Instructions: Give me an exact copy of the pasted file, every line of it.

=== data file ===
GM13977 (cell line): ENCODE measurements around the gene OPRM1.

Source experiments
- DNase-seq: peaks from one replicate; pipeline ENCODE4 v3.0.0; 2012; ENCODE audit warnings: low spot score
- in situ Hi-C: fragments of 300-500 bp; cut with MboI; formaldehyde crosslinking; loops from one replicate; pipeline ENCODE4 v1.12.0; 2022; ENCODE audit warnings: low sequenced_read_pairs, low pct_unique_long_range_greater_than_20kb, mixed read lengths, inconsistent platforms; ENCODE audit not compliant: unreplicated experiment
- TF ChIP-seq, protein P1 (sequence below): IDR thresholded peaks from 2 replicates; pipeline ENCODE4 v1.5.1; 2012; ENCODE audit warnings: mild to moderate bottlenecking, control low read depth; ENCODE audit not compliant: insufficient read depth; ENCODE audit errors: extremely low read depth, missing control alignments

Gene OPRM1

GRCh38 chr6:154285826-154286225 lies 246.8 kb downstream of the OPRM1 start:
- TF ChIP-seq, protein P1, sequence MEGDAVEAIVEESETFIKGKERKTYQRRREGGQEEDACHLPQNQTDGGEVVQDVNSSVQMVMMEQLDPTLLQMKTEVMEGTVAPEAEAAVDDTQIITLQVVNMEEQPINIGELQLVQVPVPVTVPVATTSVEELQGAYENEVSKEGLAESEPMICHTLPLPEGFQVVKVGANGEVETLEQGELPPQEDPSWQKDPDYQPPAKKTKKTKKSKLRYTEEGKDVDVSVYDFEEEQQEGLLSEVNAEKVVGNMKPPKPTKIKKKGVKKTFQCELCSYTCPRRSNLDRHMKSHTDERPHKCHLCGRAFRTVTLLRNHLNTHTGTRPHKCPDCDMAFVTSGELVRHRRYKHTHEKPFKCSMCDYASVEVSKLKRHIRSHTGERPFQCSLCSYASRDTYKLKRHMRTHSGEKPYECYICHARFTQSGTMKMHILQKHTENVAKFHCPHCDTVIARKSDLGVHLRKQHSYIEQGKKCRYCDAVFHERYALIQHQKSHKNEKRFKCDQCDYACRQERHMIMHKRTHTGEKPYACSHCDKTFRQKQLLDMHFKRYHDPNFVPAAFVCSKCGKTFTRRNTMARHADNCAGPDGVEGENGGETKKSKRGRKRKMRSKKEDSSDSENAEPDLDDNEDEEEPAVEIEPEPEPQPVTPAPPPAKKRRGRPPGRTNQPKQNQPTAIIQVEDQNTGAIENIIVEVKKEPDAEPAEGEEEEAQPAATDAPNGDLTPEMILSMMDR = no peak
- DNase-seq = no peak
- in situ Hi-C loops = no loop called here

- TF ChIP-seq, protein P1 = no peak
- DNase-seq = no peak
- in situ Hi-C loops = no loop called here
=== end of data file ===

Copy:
GM13977 (cell line): ENCODE measurements around the gene OPRM1.

Source experiments
- DNase-seq: peaks from one replicate; pipeline ENCODE4 v3.0.0; 2012; ENCODE audit warnings: low spot score
- in situ Hi-C: fragments of 300-500 bp; cut with MboI; formaldehyde crosslinking; loops from one replicate; pipeline ENCODE4 v1.12.0; 2022; ENCODE audit warnings: low sequenced_read_pairs, low pct_unique_long_range_greater_than_20kb, mixed read lengths, inconsistent platforms; ENCODE audit not compliant: unreplicated experiment
- TF ChIP-seq, protein P1 (sequence below): IDR thresholded peaks from 2 replicates; pipeline ENCODE4 v1.5.1; 2012; ENCODE audit warnings: mild to moderate bottlenecking, control low read depth; ENCODE audit not compliant: insufficient read depth; ENCODE audit errors: extremely low read depth, missing control alignments

Gene OPRM1

GRCh38 chr6:154285826-154286225 lies 246.8 kb downstream of the OPRM1 start:
- TF ChIP-seq, protein P1, sequence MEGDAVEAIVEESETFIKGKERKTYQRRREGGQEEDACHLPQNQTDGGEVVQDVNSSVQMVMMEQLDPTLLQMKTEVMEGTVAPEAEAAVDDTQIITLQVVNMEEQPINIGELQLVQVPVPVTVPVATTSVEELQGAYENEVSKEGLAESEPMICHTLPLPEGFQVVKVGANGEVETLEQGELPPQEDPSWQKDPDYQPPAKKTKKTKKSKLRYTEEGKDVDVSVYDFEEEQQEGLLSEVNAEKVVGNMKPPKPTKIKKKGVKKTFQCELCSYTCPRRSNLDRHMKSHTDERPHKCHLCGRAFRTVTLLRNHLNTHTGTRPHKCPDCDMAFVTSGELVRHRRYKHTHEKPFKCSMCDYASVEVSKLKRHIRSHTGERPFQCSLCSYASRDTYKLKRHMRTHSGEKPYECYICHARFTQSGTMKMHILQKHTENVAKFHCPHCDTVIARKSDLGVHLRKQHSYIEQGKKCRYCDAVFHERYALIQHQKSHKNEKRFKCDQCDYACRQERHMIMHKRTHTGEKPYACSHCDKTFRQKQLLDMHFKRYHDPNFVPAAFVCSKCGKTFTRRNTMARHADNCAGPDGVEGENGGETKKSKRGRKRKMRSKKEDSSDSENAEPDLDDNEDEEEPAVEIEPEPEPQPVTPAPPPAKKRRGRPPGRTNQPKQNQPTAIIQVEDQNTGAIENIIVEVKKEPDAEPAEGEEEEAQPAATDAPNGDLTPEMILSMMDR = no peak
- DNase-seq = no peak
- in situ Hi-C loops = no loop called here

- TF ChIP-seq, protein P1 = no peak
- DNase-seq = no peak
- in situ Hi-C loops = no loop called here